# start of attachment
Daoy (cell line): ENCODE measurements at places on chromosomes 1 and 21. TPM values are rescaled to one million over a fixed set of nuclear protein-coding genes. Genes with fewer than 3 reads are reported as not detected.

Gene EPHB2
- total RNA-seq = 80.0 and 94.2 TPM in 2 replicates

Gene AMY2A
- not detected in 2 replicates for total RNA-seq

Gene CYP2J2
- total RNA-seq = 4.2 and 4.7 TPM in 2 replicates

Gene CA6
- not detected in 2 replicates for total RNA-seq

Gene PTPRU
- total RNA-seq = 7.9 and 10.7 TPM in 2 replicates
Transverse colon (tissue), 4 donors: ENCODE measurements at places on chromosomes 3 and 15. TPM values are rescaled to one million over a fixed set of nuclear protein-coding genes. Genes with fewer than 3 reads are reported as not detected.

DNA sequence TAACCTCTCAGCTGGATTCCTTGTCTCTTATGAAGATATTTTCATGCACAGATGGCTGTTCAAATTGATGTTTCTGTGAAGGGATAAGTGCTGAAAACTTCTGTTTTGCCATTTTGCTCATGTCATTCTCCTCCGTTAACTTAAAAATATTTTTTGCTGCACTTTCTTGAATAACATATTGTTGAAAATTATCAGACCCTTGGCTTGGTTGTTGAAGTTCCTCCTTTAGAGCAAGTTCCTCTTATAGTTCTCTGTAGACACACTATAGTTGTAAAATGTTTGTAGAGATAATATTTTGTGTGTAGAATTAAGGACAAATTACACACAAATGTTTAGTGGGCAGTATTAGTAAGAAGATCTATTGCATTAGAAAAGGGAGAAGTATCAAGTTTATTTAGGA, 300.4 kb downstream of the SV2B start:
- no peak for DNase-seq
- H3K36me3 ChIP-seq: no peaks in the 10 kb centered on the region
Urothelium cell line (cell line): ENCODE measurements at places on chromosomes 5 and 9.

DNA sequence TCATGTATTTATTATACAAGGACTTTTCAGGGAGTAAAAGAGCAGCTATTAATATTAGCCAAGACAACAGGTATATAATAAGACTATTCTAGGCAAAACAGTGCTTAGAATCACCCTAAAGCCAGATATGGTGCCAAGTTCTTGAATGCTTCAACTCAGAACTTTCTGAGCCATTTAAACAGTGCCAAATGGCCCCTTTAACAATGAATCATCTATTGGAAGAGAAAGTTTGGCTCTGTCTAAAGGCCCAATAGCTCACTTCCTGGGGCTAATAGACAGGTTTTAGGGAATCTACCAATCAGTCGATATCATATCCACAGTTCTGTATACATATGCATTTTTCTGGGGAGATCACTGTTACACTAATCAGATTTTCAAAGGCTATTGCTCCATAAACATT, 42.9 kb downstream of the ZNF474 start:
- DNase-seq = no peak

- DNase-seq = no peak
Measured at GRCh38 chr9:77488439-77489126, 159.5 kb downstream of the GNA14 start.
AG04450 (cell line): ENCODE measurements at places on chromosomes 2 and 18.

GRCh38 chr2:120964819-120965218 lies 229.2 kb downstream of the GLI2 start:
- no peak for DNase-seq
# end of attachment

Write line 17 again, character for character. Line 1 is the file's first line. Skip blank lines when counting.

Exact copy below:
DNA sequence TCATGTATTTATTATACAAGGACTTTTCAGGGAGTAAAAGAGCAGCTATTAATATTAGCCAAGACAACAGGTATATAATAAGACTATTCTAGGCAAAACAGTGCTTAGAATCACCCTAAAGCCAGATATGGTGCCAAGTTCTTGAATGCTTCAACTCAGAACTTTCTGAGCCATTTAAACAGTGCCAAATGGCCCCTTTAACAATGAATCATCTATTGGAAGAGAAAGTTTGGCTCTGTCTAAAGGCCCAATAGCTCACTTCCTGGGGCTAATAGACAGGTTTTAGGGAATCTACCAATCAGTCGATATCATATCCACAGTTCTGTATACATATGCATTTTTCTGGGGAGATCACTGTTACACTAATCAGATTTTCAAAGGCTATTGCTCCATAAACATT, 42.9 kb downstream of the ZNF474 start: